He then says a credit will be sent to you (gives you your address) and asks if this is correct. If you are on the hook, you say, “Yes.”
You are then informed a fraud investigation is being started and if you have questions to call the 1-800 number on your card (1-800-VISA) and you are given a six digit control number to refer to.
Now, here is the important part of how this scam works. The caller says, “I need to verify you are in possession of your card,” and will ask you to turn it over and look for seven numbers on the back. The first four numbers are part of your card, the last three are security numbers that verify you are the possessor of the card.
The caller will ask you to read the last three numbers and when you do, he says, “That’s correct, I just need to verify that the card has not been lost or stolen.”
What the scamer just got is the 3-digit PIN number on the back of your VISA card and with that they can access your account and start to rack up charges.
VISA and MasterCard and others will never ask for any information on your card, they already have it at their fingertips.
Conrad Police Chief Gary Dent informs the I-O that they have had five local residents in the last five weeks bring in fraudulent checks or notifications that they had won money and need only to send some fee money to tax money to finalize the transaction. Remember, if you win or are awarded money, you will not have to pay anything. If something is owed, such as tax money from winning a lottery prize, it will be deducted from the amount owed you from your winnings.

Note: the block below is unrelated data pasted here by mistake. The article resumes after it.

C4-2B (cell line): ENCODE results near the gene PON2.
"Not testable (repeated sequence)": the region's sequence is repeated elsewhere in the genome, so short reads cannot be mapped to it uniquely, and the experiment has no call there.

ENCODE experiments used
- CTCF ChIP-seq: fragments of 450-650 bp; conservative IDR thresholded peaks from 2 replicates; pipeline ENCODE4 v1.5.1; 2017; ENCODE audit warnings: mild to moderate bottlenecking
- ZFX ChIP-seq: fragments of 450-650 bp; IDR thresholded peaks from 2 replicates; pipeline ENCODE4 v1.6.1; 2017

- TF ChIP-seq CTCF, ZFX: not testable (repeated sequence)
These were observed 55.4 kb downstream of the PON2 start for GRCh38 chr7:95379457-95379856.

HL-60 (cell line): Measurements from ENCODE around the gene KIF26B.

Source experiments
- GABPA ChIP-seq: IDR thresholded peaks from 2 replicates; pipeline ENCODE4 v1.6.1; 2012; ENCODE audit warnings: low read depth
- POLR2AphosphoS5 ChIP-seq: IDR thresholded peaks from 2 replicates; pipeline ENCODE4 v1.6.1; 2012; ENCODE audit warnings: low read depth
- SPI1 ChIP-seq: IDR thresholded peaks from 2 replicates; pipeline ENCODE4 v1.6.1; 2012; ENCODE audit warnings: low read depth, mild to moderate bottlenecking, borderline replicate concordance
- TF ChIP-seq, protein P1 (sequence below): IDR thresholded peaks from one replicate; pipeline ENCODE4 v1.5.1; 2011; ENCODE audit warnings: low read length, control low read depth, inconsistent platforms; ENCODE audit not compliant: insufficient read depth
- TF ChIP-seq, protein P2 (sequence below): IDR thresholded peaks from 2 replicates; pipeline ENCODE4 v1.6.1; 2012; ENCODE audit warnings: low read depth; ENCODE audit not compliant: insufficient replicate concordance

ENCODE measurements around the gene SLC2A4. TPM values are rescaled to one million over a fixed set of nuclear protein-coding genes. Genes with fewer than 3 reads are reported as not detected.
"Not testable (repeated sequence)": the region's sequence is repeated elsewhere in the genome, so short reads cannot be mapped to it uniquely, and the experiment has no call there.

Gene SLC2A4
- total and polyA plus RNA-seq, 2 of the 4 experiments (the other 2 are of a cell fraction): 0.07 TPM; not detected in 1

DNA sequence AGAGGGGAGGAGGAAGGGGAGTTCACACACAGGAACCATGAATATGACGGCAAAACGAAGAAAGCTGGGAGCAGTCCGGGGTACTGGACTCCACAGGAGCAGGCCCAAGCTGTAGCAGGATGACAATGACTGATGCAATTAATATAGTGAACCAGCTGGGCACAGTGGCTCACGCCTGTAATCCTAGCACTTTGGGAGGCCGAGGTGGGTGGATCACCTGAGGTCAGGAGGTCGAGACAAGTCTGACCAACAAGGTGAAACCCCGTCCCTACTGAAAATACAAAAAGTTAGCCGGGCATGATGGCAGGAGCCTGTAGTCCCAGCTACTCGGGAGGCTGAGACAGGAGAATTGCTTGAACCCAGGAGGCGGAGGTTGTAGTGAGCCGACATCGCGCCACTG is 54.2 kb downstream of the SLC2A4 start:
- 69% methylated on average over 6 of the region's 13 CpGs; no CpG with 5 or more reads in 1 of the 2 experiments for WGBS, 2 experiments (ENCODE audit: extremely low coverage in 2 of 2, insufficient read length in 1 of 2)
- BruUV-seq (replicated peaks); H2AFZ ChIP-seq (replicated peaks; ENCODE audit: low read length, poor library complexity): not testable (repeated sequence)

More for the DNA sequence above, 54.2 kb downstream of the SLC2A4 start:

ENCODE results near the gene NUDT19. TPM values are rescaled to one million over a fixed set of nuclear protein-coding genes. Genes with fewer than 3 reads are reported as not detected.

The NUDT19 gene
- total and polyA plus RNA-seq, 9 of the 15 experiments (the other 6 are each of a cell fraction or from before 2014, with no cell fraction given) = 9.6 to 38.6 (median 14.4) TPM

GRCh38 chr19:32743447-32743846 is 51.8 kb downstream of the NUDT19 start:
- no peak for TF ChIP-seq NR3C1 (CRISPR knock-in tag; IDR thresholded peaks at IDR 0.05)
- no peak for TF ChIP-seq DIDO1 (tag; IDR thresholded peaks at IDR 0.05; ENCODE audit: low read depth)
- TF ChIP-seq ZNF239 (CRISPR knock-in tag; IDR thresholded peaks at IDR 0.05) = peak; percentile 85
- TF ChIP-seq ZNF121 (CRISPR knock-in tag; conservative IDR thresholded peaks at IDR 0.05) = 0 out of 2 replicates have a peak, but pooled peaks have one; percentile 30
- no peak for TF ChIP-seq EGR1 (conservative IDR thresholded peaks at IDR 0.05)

Then there is the “grandparent” scam that usually originates out of Canada and has a tremendous number of variations that range from being in jail, to an accident, car trouble or being mugged.
You receive a call from a grandchild, often crying or sounding different because of an injury asking for money.
In many cases an individual posing as a law officer comes on line saying they need the funds wired right away.
A caring grandparent does not want their grandchild in jail or whatever trouble the caller says they are in and funds are wired. Once that happens, it is good-bye money.
It is next to impossible to stop these frauds and scams that come over the phone and Internet, and again the imagination and variety these con artists use is endless.
Presently another popular scam comes out of Nigeria, Africa with variations originating from Hong Kong, France and the United Kingdom.
The writer, in very broken English, tells you they work for a bank and it has anywhere from $3.5 to $30 million U.S. dollars deposited in an account of a deceased individual with no apparent heirs and they want to transfer these fund(s) to your account. Once the funds are in your account, it will be shared with the sender, 50-50, 40-60 or some other percentage number.
You are “assured the transfer is risk-free on both sides” and they wish you to keep this secret and confidential.
If you want to see how fast your hard earned money can vanish, send your bank account number to Africa.
These are but a few of the many ways folks want to separate you from your money. It is next to impossible to keep from getting called or receiving a scam offer on the Internet.
You can report them to local law enforcement, your Internet provider but that is about all. Read them or not, just be overly cautious in replying.